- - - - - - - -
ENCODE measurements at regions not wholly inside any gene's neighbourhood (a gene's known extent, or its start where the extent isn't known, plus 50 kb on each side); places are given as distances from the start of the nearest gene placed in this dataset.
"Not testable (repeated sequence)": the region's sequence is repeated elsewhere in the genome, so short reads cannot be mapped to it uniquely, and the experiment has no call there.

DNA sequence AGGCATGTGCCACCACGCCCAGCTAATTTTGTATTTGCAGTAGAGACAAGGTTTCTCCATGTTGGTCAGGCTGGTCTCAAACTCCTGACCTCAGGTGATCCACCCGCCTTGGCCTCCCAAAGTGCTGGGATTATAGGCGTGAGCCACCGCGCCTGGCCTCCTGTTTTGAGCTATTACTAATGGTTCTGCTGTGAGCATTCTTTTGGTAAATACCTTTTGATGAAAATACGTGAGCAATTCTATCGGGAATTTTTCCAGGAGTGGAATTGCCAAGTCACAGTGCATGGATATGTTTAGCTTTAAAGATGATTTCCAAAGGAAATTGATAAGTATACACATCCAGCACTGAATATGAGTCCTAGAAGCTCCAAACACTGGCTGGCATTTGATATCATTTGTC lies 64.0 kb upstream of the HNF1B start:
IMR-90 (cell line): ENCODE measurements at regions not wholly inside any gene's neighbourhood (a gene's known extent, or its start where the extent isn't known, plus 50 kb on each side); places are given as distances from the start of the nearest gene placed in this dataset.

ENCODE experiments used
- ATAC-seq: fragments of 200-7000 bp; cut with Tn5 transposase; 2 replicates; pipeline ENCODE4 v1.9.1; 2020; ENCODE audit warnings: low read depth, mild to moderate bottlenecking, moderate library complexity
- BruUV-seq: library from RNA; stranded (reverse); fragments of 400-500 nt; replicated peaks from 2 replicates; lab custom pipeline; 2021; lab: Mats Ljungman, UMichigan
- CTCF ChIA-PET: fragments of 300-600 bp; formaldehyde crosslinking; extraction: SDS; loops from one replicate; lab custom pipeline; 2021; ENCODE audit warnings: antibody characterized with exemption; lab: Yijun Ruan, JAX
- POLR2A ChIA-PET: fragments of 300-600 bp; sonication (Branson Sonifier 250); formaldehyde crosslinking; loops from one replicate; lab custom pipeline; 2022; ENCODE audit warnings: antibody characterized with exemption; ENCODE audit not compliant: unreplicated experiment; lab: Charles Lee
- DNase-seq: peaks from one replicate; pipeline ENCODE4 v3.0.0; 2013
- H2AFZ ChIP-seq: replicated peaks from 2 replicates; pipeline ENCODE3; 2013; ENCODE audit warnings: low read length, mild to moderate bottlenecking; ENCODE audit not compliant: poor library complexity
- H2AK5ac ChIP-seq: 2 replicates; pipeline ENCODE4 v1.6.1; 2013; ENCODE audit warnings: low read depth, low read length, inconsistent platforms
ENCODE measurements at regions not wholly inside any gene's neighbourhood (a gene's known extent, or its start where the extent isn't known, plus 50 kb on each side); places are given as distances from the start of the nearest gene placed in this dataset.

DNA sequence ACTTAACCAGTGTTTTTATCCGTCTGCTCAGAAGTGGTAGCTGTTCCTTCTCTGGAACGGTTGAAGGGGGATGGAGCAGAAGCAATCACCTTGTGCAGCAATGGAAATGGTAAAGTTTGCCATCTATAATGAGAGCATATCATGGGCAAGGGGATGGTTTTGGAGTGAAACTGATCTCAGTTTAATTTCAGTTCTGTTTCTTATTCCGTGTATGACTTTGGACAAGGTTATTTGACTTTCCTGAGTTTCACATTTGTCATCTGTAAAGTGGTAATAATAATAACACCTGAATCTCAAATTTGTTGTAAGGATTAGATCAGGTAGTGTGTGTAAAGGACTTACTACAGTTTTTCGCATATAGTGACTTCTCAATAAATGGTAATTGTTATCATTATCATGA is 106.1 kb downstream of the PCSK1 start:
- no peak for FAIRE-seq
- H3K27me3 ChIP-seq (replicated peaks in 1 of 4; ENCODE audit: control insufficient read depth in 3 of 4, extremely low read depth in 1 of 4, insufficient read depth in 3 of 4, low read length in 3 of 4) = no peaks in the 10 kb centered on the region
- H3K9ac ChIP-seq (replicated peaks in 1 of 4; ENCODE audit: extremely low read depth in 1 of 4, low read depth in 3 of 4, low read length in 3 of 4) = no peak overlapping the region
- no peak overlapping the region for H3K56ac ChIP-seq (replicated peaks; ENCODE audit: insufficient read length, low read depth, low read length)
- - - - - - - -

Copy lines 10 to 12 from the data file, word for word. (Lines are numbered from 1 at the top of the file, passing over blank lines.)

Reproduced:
- DNase-seq: peaks from one replicate; pipeline ENCODE4 v3.0.0; 2013
- H2AFZ ChIP-seq: replicated peaks from 2 replicates; pipeline ENCODE3; 2013; ENCODE audit warnings: low read length, mild to moderate bottlenecking; ENCODE audit not compliant: poor library complexity
- H2AK5ac ChIP-seq: 2 replicates; pipeline ENCODE4 v1.6.1; 2013; ENCODE audit warnings: low read depth, low read length, inconsistent platforms